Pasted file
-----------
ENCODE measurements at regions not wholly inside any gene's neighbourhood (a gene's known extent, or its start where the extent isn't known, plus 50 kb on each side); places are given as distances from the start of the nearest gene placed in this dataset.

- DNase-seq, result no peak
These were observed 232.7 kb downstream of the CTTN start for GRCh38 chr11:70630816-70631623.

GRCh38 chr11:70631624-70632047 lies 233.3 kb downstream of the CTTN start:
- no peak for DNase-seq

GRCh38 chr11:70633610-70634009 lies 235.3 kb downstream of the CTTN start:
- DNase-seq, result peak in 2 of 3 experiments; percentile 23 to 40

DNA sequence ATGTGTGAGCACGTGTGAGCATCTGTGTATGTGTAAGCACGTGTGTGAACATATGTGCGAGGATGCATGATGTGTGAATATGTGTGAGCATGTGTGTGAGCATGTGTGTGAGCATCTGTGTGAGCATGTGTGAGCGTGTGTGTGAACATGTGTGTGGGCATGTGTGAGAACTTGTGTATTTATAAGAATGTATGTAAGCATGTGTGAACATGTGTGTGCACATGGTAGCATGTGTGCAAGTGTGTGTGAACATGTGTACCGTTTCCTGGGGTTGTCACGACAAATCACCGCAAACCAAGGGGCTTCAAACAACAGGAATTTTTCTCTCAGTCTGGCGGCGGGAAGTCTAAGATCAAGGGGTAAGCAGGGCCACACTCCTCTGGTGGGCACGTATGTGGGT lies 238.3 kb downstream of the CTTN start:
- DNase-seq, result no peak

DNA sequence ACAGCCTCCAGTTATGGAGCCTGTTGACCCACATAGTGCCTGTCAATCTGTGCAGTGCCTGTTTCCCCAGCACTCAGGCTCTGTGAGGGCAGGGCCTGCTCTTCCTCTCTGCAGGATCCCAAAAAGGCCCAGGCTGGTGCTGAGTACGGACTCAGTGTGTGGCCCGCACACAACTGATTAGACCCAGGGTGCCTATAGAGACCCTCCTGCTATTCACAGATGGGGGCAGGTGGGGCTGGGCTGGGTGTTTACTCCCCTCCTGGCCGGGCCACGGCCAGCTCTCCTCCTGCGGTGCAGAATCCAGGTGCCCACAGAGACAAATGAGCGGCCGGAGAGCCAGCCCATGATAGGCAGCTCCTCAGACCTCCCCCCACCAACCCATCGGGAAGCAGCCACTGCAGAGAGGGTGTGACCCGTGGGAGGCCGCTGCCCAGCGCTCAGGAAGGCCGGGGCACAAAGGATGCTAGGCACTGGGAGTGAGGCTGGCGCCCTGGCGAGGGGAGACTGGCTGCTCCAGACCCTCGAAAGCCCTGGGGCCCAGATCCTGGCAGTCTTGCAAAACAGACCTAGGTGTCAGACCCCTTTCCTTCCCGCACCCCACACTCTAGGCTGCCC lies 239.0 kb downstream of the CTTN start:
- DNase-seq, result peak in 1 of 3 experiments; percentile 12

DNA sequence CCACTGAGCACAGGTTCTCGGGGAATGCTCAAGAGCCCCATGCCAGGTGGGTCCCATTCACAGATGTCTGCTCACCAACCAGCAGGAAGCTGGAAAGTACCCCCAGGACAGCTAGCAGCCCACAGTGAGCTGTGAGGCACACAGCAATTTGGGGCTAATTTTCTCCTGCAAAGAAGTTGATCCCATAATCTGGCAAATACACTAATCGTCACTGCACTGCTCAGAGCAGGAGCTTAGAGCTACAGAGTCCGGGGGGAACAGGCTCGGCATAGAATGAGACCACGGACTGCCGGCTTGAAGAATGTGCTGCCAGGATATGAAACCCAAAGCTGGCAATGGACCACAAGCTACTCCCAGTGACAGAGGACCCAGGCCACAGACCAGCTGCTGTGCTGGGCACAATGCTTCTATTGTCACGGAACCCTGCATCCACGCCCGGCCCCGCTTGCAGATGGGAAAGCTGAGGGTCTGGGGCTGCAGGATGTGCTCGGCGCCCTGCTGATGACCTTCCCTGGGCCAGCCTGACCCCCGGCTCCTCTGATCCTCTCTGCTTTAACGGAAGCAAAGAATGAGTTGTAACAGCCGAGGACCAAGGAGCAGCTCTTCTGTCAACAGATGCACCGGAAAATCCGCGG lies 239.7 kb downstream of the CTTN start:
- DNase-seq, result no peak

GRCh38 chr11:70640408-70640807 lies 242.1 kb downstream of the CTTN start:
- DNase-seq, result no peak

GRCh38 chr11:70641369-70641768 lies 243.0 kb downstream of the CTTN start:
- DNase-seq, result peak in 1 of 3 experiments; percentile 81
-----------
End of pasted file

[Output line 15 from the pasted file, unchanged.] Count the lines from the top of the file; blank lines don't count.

- DNase-seq, result no peak